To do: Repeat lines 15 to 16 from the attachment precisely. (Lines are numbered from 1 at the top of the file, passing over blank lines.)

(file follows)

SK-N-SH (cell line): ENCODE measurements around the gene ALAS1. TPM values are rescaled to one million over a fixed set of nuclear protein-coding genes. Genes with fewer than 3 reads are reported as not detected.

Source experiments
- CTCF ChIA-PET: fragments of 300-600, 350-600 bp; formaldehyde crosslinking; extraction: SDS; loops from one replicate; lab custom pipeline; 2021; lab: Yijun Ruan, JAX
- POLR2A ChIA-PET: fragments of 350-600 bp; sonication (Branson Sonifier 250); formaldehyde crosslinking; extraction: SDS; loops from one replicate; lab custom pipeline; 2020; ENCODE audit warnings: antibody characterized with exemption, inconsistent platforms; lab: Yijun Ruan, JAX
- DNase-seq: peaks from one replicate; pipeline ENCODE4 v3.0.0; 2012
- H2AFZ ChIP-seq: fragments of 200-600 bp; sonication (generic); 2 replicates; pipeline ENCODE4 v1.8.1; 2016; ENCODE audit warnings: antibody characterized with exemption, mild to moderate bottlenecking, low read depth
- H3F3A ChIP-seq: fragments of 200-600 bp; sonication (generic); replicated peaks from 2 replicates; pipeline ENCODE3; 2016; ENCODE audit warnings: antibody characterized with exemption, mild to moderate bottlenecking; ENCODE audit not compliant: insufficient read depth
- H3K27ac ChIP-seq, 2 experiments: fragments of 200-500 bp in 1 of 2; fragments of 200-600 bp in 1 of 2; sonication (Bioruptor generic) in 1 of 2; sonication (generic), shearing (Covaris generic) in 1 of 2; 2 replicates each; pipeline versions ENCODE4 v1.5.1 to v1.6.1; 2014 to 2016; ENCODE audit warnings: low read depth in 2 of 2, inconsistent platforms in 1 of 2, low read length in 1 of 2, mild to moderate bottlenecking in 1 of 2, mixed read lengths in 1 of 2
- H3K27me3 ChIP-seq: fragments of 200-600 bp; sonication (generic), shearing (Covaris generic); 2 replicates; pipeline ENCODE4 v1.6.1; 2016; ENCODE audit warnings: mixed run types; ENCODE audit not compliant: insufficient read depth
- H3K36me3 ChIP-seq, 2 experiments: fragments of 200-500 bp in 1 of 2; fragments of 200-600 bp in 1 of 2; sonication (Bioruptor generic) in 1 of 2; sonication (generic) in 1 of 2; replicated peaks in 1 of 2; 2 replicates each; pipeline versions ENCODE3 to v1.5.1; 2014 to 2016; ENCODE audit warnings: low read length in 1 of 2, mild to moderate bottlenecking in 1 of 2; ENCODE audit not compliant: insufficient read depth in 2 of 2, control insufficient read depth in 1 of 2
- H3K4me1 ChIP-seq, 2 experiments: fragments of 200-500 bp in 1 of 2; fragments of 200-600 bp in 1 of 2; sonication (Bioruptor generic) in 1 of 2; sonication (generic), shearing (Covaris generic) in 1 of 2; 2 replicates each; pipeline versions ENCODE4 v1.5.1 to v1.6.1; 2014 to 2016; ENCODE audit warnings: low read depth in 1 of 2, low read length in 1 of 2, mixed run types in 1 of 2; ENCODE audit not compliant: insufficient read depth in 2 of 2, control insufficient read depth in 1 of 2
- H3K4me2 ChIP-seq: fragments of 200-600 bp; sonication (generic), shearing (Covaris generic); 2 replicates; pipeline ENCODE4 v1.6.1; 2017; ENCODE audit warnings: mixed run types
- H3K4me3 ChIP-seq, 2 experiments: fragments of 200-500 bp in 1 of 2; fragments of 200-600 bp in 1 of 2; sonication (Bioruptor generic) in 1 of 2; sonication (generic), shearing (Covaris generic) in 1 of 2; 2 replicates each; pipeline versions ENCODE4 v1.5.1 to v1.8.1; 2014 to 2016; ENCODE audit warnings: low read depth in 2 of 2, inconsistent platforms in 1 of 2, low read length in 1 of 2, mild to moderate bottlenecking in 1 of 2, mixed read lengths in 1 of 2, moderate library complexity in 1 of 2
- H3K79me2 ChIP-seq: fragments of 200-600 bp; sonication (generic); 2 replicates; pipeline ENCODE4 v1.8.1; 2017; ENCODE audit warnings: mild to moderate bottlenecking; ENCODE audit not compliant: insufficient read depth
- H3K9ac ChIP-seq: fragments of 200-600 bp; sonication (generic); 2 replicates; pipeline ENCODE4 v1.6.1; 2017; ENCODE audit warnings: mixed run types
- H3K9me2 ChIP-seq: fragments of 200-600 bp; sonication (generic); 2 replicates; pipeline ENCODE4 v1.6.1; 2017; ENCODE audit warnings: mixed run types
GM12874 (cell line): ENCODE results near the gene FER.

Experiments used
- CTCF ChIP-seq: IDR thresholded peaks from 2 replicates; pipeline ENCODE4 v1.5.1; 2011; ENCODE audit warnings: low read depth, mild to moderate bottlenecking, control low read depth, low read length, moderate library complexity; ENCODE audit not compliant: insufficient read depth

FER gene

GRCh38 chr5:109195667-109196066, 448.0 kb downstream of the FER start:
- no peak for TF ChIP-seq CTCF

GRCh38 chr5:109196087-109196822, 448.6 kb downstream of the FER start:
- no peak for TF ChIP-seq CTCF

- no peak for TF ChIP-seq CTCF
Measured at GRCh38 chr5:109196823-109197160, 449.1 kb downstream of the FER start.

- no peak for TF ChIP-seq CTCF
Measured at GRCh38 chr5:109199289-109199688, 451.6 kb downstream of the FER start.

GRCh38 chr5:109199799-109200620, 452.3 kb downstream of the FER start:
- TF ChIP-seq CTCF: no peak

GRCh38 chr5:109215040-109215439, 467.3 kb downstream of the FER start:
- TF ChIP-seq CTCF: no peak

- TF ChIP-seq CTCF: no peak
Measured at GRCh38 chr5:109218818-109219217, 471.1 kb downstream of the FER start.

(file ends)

- H3K9ac ChIP-seq: fragments of 200-600 bp; sonication (generic); 2 replicates; pipeline ENCODE4 v1.6.1; 2017; ENCODE audit warnings: mixed run types
- H3K9me2 ChIP-seq: fragments of 200-600 bp; sonication (generic); 2 replicates; pipeline ENCODE4 v1.6.1; 2017; ENCODE audit warnings: mixed run types